That what a small study from 2002 implied:
Conclusions— This study demonstrates that atherosclerotic plaque inflammation can be imaged with 18FDG-PET, and that symptomatic, unstable plaques accumulate more 18FDG than asymptomatic lesions.
The FDG-PET scan, as described here previously in a post titled “Cancer Loves Sugar“, is a process that a radioactively tagged glucose molecule is injected and then interpreted on a scan that can tell high glucose utilizing areas. Many cancers are tracked using this method, but this work in plaques leads us to look more broadly at treatment and prevention strategies.
The summary is that the most unstable, or ready to cause cardiovascular problems, utilize glucose at a higher rate compared to more stable plaques. If this is the case, then that points us to utilize some of the glucose-lowering tools deployed in cancer and weight loss cases (which have worked well here and here in the past).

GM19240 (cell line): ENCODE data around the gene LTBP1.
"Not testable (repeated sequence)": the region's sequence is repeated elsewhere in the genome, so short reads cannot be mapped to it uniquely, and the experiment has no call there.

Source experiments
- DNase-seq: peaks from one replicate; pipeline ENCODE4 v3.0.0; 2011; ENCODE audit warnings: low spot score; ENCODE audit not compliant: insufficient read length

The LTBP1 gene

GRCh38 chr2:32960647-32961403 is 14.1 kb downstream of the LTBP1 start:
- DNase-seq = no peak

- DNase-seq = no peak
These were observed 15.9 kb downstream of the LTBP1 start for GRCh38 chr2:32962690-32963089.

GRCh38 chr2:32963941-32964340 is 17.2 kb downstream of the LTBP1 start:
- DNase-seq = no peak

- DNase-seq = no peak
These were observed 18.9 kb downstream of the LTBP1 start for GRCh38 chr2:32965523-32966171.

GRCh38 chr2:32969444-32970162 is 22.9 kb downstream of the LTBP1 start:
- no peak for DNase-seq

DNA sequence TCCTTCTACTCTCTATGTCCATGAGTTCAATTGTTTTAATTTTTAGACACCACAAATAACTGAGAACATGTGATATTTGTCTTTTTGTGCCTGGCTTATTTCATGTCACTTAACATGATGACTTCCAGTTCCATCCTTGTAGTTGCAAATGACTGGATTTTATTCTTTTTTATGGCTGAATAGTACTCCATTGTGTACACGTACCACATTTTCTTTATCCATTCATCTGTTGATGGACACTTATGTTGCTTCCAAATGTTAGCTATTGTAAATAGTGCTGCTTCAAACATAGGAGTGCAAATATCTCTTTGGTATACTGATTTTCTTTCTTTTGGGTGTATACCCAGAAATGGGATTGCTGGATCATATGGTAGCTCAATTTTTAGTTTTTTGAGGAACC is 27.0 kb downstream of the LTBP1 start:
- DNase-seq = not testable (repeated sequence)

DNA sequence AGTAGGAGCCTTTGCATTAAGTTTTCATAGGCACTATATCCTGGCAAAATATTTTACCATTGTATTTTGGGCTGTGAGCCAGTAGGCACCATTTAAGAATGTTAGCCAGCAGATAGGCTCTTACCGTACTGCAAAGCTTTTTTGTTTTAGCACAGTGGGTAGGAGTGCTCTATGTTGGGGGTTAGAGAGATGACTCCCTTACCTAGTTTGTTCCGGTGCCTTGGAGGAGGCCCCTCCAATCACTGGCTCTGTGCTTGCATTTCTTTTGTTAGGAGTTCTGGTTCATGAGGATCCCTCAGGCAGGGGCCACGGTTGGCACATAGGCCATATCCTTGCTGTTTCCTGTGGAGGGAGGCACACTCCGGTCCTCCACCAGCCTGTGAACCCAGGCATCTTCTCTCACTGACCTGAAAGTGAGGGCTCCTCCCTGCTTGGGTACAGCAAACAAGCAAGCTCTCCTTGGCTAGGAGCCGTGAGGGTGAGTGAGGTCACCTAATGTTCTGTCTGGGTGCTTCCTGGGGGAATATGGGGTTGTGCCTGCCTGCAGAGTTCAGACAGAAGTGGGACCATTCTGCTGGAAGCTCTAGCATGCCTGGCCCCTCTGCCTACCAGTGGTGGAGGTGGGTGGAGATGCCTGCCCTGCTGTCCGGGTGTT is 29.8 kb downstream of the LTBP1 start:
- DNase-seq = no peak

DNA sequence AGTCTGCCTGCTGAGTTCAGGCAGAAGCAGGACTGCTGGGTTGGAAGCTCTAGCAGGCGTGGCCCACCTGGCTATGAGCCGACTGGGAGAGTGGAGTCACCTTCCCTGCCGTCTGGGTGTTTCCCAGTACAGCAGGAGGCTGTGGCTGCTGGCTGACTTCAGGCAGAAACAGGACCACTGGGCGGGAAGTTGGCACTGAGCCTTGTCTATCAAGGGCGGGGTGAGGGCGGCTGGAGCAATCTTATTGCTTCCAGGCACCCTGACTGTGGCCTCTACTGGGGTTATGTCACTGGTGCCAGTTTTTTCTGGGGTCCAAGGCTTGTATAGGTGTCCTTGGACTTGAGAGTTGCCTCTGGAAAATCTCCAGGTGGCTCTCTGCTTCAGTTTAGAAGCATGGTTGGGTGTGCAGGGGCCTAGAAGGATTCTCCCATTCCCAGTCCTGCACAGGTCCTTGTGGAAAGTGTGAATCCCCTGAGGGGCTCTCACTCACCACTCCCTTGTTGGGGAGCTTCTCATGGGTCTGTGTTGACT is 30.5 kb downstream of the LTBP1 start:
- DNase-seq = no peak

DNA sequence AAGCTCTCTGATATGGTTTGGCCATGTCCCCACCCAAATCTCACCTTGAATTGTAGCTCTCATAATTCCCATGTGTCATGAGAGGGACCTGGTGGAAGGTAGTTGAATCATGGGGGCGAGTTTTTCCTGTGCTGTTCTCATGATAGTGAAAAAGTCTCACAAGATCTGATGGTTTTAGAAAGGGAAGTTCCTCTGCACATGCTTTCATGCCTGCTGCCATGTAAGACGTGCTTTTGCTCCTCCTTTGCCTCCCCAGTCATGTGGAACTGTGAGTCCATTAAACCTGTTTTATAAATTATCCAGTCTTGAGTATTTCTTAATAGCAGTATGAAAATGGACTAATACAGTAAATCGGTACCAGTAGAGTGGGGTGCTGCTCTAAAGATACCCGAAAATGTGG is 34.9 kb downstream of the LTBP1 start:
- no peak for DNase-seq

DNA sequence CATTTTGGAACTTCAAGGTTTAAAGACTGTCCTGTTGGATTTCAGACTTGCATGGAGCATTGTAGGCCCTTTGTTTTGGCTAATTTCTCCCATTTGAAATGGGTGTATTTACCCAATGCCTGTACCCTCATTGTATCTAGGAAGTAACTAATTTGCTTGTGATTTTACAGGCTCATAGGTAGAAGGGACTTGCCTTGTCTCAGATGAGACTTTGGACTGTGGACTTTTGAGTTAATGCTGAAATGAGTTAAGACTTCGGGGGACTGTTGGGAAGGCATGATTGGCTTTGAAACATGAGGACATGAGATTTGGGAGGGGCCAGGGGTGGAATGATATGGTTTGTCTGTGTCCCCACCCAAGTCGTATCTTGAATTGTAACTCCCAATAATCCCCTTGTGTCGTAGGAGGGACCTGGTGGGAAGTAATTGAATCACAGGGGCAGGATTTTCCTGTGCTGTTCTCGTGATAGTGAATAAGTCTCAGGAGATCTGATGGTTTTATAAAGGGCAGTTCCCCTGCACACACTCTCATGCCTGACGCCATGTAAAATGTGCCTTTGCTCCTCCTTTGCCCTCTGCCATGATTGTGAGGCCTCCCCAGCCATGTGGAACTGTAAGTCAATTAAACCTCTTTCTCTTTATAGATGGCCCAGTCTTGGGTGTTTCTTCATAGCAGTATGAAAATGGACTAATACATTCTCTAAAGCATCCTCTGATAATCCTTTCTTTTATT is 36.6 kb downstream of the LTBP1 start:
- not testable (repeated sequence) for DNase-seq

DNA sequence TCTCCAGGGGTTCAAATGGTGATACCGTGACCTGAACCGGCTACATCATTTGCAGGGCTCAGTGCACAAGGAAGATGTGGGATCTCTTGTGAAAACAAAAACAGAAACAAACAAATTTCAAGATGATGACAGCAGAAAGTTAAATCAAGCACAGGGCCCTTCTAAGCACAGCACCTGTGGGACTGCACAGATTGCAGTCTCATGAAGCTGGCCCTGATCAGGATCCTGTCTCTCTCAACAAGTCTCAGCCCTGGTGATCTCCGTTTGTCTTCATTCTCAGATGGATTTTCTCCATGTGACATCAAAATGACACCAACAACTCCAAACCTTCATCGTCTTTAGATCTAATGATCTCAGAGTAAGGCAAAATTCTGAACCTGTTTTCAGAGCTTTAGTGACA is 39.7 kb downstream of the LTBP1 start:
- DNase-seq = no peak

The cause and role of cholesterol in atherosclerotic plaques is an ongoing debate, a very lively one I might add. Some believe LDL (bad cholesterol) is causative, whereas others say it is not a big player. We won’t solve that debate here, but what is well accepted is that there are many factors. Inflammation, however, is well accepted as a contributory factor. Using this information, it gives us an opportunity to leverage glucose-lowering strategies that not only do not have side effect for most but improve many other performance metrics, such as cognition. Cyclical ketogenic diets, done right, are a great strategy. However, done right is the key. Please reach out if would like a partner in implementation of this and/or other health optimization services!